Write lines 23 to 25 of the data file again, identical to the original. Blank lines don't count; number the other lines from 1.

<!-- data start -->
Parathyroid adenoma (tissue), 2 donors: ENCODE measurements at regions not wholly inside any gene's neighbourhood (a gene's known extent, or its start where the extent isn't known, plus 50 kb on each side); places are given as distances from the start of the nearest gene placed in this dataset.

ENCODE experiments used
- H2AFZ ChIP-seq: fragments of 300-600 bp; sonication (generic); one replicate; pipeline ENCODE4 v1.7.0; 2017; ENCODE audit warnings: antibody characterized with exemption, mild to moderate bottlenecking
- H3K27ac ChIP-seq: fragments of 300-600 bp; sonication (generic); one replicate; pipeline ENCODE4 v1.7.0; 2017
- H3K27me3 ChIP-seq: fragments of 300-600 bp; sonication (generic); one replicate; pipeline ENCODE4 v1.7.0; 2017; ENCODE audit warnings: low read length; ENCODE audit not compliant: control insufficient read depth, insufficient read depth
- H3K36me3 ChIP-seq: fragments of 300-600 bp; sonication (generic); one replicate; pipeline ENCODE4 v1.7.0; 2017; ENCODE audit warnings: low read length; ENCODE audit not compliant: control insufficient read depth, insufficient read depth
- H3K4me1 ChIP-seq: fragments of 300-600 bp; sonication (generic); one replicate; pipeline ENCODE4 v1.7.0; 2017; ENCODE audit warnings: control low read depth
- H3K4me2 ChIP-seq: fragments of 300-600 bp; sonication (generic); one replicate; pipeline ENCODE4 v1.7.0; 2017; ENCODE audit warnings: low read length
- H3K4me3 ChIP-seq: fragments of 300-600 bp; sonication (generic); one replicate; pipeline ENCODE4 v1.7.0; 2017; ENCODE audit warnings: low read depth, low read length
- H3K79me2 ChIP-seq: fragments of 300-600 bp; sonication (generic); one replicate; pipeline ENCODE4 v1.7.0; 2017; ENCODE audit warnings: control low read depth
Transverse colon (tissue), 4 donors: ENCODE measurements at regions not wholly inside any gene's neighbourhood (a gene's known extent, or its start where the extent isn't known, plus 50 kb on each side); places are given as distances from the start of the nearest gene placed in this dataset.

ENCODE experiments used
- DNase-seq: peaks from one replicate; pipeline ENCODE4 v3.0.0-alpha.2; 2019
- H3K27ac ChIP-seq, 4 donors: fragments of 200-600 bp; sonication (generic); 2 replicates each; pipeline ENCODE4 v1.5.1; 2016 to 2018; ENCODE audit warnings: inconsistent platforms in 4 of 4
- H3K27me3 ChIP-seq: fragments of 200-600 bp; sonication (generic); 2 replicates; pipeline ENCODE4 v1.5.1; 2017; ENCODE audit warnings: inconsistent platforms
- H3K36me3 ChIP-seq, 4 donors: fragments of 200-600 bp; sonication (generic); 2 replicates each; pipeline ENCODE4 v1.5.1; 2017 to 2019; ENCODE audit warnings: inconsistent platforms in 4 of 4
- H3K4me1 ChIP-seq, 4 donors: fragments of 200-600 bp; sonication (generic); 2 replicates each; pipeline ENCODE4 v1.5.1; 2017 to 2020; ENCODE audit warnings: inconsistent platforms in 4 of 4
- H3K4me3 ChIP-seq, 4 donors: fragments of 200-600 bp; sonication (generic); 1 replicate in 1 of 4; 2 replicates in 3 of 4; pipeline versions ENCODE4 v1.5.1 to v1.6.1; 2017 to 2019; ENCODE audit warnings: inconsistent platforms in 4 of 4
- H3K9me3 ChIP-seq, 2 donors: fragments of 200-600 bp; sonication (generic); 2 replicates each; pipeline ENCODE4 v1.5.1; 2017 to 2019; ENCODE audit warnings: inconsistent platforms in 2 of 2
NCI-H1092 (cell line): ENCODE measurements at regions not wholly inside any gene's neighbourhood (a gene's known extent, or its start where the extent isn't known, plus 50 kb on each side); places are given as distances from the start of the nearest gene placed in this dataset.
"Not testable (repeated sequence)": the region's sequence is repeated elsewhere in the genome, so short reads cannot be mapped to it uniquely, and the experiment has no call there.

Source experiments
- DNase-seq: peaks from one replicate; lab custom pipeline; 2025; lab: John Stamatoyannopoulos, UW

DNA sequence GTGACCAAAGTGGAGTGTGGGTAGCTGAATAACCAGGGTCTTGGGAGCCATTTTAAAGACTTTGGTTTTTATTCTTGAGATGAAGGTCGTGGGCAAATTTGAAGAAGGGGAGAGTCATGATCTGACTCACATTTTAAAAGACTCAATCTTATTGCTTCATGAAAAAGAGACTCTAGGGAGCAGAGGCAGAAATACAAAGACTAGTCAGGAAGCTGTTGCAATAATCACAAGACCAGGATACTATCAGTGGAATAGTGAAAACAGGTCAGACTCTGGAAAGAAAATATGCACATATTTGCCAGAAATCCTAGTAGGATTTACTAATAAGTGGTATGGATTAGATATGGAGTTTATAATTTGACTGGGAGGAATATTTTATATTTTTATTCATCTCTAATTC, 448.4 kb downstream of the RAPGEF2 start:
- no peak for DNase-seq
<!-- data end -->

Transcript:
- DNase-seq: peaks from one replicate; lab custom pipeline; 2025; lab: John Stamatoyannopoulos, UW

DNA sequence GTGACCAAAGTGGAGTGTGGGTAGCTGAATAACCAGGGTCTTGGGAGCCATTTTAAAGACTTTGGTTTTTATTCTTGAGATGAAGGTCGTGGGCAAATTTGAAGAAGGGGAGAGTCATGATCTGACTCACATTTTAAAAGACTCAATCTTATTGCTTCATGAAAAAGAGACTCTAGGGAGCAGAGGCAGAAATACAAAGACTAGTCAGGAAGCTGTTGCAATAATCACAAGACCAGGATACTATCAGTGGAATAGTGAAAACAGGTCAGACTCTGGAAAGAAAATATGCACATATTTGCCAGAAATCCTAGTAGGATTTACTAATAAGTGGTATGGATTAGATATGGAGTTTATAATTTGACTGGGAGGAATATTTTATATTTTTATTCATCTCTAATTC, 448.4 kb downstream of the RAPGEF2 start:
- no peak for DNase-seq